Rotary hammers (also called combi-drill or combi-hammers) are amazing power tools. Rotary hammers usually also have a feature for chiseling mode. Don't get confused between a rotary hammer and a hammer drill as they are two separate power tools. Both are used for concrete work and both hammer in and out while spinning. However, the internal mechanism is much different and much more robust with a rotary hammer. A rotary hammer uses a piston mechanism instead of a clutch.
The piston mechanism is what allows these tools to drill bigger holes and drill them faster. They can produce much more power and brute force than a hammer drill.
Since these tools produce so much force, they need to have special bits. There are three types of bits for rotary tools.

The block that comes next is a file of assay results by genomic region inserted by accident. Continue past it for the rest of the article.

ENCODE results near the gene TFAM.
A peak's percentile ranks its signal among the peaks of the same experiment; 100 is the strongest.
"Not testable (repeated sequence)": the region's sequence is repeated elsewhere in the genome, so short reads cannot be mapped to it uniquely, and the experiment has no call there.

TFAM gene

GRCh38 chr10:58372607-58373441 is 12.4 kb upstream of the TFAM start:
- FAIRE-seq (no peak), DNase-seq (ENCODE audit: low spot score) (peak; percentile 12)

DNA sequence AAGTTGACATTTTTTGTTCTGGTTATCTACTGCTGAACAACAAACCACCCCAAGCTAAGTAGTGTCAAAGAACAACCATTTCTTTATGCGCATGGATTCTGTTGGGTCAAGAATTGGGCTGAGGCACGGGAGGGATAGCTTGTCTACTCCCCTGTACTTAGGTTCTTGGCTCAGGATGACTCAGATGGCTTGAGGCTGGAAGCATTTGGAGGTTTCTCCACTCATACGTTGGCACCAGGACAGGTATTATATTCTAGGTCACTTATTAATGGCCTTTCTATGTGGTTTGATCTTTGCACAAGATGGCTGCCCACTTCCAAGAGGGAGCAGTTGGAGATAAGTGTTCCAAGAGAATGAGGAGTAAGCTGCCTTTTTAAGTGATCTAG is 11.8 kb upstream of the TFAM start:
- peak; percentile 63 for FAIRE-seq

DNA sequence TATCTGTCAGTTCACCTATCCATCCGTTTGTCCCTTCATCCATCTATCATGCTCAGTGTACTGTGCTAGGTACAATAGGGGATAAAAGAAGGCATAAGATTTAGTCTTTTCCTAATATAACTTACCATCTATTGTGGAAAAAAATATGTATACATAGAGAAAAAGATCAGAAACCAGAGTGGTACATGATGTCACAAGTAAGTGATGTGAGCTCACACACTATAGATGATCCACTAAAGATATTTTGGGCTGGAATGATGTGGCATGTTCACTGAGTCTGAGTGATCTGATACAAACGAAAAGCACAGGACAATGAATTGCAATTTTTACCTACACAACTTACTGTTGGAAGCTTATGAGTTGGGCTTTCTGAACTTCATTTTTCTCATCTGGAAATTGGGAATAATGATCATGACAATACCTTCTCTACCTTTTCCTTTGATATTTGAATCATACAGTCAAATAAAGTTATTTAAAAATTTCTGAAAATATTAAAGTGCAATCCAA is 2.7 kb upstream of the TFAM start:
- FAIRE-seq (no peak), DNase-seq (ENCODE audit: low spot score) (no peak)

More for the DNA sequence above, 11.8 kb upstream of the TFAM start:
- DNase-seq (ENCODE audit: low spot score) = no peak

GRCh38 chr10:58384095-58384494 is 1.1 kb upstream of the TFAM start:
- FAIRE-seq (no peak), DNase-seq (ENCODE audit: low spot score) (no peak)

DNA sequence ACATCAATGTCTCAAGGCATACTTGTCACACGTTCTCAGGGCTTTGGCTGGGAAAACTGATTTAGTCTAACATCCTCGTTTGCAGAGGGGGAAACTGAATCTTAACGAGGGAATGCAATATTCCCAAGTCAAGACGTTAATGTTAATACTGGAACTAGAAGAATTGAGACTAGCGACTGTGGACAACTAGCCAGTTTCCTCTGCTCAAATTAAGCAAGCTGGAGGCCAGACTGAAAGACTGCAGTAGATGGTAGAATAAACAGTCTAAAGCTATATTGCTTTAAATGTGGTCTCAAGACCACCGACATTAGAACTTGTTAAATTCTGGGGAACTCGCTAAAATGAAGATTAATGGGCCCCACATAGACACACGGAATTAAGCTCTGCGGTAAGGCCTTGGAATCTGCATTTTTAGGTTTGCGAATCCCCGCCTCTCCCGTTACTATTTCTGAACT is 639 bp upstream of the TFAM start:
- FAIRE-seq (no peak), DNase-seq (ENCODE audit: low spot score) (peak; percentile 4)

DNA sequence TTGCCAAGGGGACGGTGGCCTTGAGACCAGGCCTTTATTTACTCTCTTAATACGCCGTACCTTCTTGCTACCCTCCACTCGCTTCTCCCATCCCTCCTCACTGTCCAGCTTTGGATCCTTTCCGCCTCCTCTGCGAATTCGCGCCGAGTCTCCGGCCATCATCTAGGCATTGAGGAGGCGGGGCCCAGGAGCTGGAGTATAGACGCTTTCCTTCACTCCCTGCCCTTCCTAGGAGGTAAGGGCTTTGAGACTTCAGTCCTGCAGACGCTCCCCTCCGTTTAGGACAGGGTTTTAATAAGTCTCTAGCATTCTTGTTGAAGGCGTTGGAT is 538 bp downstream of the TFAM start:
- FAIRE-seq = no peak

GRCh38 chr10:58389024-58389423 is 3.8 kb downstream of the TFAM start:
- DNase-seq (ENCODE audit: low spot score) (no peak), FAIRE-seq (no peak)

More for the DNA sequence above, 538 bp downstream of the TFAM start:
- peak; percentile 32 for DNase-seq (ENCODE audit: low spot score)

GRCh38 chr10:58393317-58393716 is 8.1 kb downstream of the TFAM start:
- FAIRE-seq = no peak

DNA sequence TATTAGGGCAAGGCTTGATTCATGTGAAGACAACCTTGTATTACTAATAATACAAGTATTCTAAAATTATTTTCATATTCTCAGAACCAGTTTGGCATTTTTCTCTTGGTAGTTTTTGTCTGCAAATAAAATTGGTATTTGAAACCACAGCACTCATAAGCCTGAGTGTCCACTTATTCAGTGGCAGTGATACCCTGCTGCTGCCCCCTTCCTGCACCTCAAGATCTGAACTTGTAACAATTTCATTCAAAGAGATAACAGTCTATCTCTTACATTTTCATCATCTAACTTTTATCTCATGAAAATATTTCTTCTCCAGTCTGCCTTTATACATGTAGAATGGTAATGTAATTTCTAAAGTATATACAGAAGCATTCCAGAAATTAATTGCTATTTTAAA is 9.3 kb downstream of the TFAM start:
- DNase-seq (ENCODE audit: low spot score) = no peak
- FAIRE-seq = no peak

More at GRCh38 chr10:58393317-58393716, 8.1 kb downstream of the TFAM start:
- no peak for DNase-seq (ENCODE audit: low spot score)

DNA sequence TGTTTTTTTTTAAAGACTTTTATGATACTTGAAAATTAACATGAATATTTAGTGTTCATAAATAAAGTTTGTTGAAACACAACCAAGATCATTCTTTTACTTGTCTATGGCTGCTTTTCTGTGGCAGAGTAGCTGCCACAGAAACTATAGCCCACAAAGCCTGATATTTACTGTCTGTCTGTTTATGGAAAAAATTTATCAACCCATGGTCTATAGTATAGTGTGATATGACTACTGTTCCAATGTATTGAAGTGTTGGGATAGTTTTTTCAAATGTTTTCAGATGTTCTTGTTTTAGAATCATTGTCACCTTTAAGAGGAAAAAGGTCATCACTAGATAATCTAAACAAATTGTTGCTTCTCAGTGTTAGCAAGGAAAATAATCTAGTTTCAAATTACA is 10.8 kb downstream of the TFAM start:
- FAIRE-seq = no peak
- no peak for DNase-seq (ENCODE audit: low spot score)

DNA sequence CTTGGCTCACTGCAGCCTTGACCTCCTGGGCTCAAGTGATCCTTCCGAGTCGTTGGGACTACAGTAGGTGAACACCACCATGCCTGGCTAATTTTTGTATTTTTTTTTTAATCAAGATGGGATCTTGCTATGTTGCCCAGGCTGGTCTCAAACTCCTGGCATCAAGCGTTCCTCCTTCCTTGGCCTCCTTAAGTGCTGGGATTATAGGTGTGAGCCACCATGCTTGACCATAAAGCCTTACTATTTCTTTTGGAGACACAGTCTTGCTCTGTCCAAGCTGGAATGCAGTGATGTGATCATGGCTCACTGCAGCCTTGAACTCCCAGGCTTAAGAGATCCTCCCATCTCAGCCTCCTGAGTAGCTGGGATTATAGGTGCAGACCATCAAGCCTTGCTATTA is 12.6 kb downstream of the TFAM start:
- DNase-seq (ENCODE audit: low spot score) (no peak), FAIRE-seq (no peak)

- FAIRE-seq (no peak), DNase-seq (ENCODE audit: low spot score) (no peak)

Shank Bit Types
- SDS+ (Slotted Drive System) – At the end of these bits there are slots that match to the inside of the chuck on the drill. This holds the bit tight and will not slip, such as a normal chuck can do under such pressures. It also enhances the hammering action. SDS+ are designed for smaller shank sizes and some chiseling.
- SDS Max – These are the big brother bits to the SDS+. They were designed to replace the spline shank. SDS Max bits are used for larger applications.
- Spline Shank – These are identical to the SDS Max except for the chucks. The tool and bit selection will be small since these is an older type of shank.
- Variable Speed Selection – Allows the user to adjust speeds on the drill. High speeds are used for small holes while slow speeds are used for large holes.
- Reverse – Allows the user to back a bit out of the hole since they tend to get stuck easily.
- Depth Rod – A device mounted on the side of the drill that lets the user know when they have reached the desired depth.
- Side Handle – Allows the user to use an additional hand to hold the tool while drilling which gives better control. Most can be removed in case you are in a tight spot.